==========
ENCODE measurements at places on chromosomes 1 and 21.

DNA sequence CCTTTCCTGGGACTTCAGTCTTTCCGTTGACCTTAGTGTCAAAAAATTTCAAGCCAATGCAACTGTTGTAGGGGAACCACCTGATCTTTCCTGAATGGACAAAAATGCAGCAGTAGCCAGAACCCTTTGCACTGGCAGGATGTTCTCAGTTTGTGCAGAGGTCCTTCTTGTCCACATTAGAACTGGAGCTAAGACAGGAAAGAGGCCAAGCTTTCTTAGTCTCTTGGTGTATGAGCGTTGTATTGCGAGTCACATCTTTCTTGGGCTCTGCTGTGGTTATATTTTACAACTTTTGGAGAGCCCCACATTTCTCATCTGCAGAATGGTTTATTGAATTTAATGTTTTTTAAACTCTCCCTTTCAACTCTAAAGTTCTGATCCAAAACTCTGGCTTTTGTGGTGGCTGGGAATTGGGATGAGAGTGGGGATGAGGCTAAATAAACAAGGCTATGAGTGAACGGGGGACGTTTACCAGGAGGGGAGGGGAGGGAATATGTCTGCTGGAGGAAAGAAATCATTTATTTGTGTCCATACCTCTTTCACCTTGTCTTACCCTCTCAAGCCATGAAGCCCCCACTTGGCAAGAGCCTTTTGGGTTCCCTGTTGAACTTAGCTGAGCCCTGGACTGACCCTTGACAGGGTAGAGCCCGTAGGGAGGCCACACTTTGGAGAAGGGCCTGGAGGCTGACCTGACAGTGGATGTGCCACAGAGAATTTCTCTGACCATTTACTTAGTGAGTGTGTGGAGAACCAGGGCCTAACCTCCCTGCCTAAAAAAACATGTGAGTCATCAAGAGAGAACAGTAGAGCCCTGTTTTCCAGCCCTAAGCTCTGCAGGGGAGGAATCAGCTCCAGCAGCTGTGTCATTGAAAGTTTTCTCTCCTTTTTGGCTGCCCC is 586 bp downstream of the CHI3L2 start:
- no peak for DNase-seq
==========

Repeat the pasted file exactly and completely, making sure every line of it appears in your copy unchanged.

ENCODE measurements at places on chromosomes 1 and 21.

DNA sequence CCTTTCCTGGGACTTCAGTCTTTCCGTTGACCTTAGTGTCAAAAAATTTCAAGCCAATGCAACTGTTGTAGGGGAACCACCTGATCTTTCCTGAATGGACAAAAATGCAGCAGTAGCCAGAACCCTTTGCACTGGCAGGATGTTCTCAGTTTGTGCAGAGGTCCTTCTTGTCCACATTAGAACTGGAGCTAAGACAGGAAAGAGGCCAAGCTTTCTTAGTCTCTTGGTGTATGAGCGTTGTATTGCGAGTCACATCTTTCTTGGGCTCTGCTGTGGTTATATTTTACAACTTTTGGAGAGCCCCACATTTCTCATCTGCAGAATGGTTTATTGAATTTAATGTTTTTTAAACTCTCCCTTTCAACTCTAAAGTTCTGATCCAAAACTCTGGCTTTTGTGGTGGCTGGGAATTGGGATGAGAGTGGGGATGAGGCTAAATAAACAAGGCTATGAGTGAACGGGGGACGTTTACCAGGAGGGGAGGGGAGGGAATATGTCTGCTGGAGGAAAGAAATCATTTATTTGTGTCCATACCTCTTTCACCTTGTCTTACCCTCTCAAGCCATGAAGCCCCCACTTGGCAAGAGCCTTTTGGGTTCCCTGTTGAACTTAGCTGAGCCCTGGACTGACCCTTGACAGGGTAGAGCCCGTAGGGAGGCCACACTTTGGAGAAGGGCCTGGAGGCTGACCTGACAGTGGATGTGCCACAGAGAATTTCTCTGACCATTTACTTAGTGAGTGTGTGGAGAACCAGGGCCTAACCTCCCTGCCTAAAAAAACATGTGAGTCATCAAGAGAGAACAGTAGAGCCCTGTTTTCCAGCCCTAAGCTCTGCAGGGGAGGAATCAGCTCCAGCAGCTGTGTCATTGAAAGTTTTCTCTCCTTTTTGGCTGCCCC is 586 bp downstream of the CHI3L2 start:
- no peak for DNase-seq